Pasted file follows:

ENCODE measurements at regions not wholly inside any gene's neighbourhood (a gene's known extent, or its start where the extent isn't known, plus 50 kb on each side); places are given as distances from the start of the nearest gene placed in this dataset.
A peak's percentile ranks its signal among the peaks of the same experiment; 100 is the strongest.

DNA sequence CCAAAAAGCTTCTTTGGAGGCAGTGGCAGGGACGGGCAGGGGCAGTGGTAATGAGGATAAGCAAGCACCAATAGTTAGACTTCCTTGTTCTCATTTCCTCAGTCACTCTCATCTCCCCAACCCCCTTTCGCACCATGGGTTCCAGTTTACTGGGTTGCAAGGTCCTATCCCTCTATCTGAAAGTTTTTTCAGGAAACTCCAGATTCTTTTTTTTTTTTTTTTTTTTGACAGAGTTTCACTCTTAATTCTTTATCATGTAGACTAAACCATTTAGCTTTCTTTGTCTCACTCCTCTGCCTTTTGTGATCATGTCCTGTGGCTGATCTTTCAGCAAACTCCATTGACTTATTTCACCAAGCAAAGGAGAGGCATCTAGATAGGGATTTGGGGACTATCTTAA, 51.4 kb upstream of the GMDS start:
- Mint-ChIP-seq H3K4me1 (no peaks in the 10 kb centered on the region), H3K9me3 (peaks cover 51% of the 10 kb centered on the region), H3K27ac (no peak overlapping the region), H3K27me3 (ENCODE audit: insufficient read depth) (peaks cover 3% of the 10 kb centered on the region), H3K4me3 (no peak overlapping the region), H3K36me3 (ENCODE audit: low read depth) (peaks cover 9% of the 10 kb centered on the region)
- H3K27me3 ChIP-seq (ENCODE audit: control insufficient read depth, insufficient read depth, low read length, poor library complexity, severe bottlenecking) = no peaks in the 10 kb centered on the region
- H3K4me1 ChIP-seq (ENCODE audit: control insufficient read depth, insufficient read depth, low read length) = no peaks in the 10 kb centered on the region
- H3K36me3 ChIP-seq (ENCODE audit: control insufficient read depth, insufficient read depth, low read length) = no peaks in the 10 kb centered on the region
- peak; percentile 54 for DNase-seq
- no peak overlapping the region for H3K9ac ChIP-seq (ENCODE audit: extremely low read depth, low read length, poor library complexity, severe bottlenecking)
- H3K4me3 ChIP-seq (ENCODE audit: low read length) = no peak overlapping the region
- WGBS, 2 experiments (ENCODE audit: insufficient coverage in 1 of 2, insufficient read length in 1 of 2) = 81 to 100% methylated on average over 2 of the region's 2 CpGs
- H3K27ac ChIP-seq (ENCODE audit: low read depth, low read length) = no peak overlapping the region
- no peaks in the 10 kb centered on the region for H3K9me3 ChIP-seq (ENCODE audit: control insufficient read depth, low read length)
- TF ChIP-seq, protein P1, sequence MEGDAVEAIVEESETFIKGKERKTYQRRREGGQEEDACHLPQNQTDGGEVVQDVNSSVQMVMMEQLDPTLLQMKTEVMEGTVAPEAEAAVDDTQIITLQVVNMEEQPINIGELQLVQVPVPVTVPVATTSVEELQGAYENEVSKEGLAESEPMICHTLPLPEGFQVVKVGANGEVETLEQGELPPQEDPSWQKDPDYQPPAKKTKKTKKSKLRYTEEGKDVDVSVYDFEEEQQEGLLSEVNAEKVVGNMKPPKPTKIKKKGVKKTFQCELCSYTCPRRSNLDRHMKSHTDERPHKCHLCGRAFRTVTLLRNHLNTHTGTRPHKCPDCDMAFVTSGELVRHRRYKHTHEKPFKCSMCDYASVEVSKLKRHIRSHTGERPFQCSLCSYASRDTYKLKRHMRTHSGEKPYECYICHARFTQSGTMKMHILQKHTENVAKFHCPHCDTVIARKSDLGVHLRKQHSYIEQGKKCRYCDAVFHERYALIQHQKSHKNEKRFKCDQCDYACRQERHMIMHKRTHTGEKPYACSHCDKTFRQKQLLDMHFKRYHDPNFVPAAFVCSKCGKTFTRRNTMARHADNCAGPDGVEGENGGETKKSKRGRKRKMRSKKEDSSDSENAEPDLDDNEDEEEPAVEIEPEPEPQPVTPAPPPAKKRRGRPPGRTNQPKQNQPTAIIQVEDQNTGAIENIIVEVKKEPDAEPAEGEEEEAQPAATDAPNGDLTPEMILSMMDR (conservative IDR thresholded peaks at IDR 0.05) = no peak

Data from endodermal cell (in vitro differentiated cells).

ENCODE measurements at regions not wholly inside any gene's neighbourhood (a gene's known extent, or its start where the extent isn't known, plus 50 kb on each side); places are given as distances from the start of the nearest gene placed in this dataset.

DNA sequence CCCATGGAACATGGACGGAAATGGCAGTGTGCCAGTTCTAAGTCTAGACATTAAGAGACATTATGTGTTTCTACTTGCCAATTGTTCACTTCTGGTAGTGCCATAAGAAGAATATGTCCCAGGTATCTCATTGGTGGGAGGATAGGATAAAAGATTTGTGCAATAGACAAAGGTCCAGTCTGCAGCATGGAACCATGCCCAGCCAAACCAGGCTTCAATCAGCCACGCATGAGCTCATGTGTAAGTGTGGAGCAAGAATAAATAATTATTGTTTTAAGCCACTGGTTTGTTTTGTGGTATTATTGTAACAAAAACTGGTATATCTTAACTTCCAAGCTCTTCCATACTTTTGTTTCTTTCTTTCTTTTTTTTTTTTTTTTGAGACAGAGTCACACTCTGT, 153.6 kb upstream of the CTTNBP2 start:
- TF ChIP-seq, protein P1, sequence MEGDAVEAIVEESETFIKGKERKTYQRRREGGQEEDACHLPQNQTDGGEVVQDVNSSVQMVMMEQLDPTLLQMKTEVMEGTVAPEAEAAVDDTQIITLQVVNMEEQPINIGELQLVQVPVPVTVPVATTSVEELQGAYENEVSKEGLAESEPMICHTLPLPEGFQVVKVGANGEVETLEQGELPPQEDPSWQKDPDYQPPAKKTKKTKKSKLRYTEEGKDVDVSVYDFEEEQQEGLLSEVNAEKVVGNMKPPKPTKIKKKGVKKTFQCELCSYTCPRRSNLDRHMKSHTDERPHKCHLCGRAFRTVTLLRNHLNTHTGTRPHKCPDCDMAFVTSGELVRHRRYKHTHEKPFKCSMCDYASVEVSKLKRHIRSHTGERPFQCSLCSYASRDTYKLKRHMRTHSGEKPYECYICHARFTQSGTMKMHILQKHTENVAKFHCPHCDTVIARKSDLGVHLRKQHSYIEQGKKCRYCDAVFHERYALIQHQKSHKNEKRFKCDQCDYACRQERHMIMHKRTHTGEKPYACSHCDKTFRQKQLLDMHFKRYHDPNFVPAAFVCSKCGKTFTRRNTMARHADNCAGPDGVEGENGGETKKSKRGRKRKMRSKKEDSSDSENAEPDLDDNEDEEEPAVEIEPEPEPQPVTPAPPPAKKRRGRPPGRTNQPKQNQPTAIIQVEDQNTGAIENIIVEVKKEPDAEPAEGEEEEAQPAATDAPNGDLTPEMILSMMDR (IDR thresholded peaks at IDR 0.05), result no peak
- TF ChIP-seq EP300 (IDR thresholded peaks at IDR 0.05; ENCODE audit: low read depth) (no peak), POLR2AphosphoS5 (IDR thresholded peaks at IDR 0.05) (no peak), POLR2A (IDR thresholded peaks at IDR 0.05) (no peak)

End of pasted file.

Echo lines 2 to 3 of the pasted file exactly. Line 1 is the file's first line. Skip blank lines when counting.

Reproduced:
A peak's percentile ranks its signal among the peaks of the same experiment; 100 is the strongest.

DNA sequence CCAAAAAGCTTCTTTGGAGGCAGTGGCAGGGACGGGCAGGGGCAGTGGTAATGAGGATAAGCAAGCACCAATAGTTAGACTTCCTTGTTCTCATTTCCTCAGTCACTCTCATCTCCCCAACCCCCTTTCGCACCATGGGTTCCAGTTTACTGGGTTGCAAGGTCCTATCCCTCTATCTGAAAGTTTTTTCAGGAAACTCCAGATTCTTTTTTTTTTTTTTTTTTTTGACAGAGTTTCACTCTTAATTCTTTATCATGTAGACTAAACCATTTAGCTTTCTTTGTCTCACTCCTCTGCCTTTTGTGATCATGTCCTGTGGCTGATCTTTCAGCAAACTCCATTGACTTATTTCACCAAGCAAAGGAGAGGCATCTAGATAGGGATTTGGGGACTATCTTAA, 51.4 kb upstream of the GMDS start: